A huge number of groups were targeted by the Nazis and members from various religious and ethnic groups across Europe attempted to emigrate starting in the 1930s. If that effort failed, then the next best thing was to simply hide. Years later a secret attic room which very much seems like a hideout from the World War II era was been found, bringing a whole new light to what life was like for Jews in Nazi-occupied territories.
In an attic in Norway a group of students sharing a house in 2013 discovered something strange. At first glance it seemed like a normal space, but then one of the occupants found a hidden space behind a loose panel in the gabled ceiling. What they found inside is eerily similar to what was described by Anne Frank.
A sign in Norwegian warns that anyone with a bad stomach is banned from the premises. This makes a lot of sense if the goal is to remain completely hidden for as long as possible. Going to the toilet quietly and infrequently was probably required of most of the people who were in hiding during WWII.
On the walls are maps of England and France from the era, so it is possible that either nation was a potential place to escape to provided they could leave undetected.
Most strikingly there is a wooden plaque with a light attached which is labeled “alarm” – something that must have been extremely useful to those in hiding.
One of the students who lived there shared their photos of the attic space on Reddit under the username, mYNDIG, and from there people around the world shared the images. This student also noted that the hiding place had most likely already been discovered and had simply been ignored, although for the kids it was a very interesting first.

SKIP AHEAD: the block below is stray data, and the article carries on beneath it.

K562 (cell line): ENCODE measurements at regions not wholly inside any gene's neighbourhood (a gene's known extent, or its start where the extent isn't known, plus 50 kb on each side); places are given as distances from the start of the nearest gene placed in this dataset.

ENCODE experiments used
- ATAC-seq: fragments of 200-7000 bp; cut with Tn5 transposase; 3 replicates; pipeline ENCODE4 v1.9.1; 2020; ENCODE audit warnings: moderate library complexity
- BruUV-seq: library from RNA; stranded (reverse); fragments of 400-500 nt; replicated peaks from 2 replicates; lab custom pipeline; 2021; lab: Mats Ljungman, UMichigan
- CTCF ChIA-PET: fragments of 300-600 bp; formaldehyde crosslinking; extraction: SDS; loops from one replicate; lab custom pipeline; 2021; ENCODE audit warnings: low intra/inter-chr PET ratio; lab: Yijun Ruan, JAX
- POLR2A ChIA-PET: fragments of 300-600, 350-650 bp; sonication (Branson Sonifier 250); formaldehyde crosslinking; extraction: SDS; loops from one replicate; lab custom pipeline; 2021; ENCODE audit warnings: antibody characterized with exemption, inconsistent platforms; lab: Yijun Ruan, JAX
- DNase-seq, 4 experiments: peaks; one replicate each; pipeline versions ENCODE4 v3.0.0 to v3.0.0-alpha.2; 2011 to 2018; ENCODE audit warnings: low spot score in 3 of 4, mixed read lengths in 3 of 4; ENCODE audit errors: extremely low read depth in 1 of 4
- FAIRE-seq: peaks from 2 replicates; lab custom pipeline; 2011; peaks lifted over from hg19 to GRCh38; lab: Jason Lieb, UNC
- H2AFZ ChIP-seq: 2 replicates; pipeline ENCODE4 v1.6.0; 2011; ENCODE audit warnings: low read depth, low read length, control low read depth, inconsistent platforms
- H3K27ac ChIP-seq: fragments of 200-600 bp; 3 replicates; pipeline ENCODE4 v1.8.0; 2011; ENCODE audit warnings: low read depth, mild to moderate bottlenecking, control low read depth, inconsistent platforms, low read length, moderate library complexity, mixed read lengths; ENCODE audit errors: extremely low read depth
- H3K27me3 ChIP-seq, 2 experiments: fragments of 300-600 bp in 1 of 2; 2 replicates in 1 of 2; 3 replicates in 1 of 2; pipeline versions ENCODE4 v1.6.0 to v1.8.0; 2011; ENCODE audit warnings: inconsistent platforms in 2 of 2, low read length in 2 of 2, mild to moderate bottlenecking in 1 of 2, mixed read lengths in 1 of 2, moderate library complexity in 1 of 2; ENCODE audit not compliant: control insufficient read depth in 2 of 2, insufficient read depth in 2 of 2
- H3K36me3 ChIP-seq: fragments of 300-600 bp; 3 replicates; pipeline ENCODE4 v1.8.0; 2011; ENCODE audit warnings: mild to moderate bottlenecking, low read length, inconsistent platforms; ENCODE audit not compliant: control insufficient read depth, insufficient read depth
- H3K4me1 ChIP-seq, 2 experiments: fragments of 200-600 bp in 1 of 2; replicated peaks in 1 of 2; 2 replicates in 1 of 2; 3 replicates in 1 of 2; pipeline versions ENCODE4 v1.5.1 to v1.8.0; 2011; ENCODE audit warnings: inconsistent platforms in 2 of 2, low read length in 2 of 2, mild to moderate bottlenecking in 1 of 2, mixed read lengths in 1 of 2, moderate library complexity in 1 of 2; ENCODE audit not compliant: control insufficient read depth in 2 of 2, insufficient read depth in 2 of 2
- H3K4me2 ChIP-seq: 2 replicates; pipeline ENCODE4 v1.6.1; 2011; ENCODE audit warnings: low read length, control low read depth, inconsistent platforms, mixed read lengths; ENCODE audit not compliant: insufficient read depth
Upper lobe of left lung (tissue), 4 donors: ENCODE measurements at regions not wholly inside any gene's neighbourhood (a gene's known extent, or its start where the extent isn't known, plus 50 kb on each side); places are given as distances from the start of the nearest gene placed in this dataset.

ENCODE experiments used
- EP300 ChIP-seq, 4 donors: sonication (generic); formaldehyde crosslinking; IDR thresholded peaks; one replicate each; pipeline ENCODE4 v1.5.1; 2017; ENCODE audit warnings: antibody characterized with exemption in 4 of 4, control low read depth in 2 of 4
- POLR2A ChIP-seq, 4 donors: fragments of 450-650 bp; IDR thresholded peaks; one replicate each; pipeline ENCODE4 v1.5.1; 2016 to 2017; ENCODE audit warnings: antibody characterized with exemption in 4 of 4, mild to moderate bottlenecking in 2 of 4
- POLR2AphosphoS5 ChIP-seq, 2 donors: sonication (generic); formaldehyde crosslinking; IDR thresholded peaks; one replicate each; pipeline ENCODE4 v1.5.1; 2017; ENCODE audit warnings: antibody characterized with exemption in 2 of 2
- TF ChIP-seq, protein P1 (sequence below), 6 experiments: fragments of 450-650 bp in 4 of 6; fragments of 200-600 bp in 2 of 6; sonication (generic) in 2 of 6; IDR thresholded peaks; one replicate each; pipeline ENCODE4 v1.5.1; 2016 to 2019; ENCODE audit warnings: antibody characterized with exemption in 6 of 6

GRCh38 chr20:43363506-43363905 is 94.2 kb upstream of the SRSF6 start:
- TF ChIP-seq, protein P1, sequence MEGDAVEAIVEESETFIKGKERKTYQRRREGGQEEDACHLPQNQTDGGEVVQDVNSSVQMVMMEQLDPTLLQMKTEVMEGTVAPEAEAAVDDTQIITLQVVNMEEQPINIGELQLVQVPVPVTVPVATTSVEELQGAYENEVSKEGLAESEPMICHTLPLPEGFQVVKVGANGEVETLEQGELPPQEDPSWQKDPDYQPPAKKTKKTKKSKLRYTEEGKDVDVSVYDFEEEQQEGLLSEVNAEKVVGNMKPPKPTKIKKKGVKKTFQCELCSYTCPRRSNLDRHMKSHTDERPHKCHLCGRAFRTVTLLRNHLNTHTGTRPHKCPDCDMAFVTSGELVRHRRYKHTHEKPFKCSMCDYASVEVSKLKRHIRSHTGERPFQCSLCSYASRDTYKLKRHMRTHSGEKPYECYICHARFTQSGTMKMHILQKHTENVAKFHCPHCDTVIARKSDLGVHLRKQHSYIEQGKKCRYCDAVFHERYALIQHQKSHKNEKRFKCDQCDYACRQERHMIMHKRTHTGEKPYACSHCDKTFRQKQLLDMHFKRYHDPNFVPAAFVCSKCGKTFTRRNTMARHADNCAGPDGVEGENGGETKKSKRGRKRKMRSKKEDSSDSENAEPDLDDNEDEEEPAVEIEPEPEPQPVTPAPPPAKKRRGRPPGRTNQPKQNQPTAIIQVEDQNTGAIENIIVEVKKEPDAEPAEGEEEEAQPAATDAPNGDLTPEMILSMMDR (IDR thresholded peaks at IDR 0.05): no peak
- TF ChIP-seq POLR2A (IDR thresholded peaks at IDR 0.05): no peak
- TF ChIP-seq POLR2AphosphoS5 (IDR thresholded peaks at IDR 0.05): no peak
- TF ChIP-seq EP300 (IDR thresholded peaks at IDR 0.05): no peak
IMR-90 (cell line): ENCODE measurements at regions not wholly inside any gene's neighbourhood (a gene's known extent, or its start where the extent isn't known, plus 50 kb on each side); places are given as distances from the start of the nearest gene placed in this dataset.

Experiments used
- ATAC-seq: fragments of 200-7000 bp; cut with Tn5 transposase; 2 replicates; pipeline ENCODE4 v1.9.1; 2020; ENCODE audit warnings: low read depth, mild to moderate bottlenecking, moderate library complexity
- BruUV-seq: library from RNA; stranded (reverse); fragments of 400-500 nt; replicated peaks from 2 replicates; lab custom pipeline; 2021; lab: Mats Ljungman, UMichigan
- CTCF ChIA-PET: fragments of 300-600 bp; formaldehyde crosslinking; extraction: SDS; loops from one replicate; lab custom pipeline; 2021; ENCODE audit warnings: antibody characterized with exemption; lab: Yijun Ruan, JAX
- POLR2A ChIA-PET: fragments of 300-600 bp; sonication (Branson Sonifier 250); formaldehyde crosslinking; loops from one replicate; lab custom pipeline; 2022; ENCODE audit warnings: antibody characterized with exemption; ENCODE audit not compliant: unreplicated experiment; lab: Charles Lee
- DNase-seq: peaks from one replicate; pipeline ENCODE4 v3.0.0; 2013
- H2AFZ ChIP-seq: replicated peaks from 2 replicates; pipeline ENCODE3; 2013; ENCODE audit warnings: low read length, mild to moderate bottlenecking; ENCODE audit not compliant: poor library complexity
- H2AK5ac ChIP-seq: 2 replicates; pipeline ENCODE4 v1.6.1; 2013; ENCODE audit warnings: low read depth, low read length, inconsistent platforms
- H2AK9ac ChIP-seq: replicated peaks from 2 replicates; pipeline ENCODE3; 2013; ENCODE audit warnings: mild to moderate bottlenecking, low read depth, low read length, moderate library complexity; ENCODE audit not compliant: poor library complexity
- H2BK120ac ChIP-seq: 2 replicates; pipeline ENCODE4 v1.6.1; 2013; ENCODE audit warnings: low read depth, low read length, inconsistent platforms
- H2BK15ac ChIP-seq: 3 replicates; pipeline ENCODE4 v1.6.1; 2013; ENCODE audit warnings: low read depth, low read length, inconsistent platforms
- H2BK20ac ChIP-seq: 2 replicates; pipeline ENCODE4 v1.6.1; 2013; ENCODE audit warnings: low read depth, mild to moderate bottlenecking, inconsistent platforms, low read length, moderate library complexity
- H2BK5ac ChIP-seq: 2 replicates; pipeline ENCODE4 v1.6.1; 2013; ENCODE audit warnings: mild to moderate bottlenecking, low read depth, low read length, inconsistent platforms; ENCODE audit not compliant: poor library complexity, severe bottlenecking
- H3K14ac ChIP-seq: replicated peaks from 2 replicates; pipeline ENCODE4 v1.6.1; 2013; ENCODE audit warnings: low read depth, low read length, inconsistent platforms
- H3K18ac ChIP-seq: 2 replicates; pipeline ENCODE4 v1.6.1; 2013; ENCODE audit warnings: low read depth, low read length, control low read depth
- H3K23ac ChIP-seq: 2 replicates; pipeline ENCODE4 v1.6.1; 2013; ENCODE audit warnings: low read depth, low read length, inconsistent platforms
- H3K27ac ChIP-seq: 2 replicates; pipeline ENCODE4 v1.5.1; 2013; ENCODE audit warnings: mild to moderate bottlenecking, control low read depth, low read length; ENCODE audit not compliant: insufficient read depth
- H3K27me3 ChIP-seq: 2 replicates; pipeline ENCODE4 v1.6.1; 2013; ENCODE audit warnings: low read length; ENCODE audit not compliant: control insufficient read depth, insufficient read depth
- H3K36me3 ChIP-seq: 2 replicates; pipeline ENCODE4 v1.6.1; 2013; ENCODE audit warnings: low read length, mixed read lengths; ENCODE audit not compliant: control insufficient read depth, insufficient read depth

The possessions left behind offer little in the way of clues as to who inhabited the attic hideout, but the few pieces of furniture and the lone babydoll shoe suggest that perhaps a family may have once hidden here. On the other hand, it was also suggested that the attic could have also been a place to listen to the BBC during the war since that was strictly forbidden in any area under Nazi control. Regardless of what the space was used for, one thing we don’t see in any of the photos is a window. Hiding out would have taken a lot of adjustment if done for weeks or months or years on end. But, the alternative was far worse.
Most of us have read much about Anne Frank and her family’s struggle to remain hidden during World War II in Nazi-occupied Netherlands. The descriptions of her family’s attic rooms, which they shared with another family and a single man in the two years they hid there, bring to mind a sparse space. The Frank family is no doubt the most famous of these hidden heroes, but they were by no means the only ones in hiding.
It’s not very often that something like this is found and it really brings history to life to imagine yourself in a situation like that, whether the space was used for obtaining news from Allied countries or to hide from the Nazis.